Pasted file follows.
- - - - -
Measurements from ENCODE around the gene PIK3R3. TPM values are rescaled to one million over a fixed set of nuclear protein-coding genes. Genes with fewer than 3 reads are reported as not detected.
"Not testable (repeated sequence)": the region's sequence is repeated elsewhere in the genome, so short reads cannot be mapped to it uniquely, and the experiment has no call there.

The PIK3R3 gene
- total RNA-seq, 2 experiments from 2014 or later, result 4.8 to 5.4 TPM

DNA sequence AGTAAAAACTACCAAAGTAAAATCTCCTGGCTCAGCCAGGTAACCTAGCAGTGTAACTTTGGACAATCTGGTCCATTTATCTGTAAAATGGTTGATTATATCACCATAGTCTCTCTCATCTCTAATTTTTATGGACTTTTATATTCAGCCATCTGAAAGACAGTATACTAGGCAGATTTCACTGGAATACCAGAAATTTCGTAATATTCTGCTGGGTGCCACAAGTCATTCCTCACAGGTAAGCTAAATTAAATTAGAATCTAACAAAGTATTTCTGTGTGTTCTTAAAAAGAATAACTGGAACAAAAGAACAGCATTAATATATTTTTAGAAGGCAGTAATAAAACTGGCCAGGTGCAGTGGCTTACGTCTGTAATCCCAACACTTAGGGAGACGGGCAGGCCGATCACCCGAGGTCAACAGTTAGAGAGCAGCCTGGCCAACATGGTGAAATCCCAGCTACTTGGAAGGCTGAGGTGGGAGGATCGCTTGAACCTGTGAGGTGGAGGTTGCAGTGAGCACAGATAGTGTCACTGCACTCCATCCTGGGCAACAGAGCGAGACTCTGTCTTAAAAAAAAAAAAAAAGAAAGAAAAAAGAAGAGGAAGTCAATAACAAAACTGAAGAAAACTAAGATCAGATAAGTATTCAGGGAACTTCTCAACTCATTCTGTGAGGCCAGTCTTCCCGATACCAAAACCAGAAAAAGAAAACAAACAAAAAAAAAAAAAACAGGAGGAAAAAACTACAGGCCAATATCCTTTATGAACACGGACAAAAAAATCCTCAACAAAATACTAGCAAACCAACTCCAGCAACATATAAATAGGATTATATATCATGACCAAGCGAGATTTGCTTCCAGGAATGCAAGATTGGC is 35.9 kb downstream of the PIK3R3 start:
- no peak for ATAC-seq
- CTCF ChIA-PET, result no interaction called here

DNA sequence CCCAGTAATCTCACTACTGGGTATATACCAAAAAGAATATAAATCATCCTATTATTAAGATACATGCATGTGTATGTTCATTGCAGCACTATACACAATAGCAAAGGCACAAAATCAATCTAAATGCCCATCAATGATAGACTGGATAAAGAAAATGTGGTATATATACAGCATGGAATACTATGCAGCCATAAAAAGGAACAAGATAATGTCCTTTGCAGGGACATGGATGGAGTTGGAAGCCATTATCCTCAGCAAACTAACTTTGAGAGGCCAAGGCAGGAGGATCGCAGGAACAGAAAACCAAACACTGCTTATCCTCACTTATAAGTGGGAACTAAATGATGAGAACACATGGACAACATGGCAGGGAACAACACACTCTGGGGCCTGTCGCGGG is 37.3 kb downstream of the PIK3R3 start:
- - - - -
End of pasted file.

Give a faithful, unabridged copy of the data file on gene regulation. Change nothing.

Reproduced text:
Measurements from ENCODE around the gene PIK3R3. TPM values are rescaled to one million over a fixed set of nuclear protein-coding genes. Genes with fewer than 3 reads are reported as not detected.
"Not testable (repeated sequence)": the region's sequence is repeated elsewhere in the genome, so short reads cannot be mapped to it uniquely, and the experiment has no call there.

The PIK3R3 gene
- total RNA-seq, 2 experiments from 2014 or later, result 4.8 to 5.4 TPM

DNA sequence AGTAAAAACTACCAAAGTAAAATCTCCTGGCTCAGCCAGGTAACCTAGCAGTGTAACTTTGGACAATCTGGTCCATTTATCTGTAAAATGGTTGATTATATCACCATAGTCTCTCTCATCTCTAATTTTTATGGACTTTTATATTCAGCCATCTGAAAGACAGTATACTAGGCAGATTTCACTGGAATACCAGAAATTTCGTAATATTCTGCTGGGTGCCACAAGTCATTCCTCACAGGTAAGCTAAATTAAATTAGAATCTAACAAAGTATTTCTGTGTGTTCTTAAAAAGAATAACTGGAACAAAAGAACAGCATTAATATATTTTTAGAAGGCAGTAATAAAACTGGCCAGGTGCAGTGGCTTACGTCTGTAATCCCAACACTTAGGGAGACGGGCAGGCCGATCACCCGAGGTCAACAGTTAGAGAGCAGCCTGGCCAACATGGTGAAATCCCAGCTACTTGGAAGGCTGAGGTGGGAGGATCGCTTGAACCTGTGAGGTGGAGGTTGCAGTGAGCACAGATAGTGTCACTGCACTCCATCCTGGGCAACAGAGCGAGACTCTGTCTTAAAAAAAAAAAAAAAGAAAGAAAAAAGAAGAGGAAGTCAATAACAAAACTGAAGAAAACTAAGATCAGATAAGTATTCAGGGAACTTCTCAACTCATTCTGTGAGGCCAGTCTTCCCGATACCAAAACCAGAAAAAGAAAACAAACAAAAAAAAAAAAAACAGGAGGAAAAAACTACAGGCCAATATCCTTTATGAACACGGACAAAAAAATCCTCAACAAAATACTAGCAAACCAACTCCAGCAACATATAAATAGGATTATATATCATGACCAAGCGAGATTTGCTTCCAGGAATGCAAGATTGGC is 35.9 kb downstream of the PIK3R3 start:
- no peak for ATAC-seq
- CTCF ChIA-PET, result no interaction called here

DNA sequence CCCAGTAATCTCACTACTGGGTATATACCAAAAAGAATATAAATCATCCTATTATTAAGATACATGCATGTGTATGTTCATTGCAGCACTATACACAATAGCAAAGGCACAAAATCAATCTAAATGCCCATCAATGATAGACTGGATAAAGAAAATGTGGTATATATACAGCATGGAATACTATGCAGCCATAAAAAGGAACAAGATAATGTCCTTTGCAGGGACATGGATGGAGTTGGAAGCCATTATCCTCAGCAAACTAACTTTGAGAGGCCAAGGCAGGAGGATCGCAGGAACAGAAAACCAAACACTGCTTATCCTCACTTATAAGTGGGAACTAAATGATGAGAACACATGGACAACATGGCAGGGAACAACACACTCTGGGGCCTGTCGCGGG is 37.3 kb downstream of the PIK3R3 start: